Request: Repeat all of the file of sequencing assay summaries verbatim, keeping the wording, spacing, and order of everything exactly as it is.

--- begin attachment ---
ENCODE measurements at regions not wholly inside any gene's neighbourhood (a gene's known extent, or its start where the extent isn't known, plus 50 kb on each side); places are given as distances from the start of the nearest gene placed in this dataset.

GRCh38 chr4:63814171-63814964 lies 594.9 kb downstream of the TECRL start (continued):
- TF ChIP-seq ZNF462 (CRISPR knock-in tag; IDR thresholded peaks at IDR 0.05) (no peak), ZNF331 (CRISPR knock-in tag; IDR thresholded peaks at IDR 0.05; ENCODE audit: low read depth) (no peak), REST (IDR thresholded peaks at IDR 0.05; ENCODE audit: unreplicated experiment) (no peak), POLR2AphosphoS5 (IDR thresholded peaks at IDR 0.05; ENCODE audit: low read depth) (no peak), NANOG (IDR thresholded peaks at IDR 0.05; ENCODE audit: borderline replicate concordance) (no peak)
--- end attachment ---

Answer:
ENCODE measurements at regions not wholly inside any gene's neighbourhood (a gene's known extent, or its start where the extent isn't known, plus 50 kb on each side); places are given as distances from the start of the nearest gene placed in this dataset.

GRCh38 chr4:63814171-63814964 lies 594.9 kb downstream of the TECRL start (continued):
- TF ChIP-seq ZNF462 (CRISPR knock-in tag; IDR thresholded peaks at IDR 0.05) (no peak), ZNF331 (CRISPR knock-in tag; IDR thresholded peaks at IDR 0.05; ENCODE audit: low read depth) (no peak), REST (IDR thresholded peaks at IDR 0.05; ENCODE audit: unreplicated experiment) (no peak), POLR2AphosphoS5 (IDR thresholded peaks at IDR 0.05; ENCODE audit: low read depth) (no peak), NANOG (IDR thresholded peaks at IDR 0.05; ENCODE audit: borderline replicate concordance) (no peak)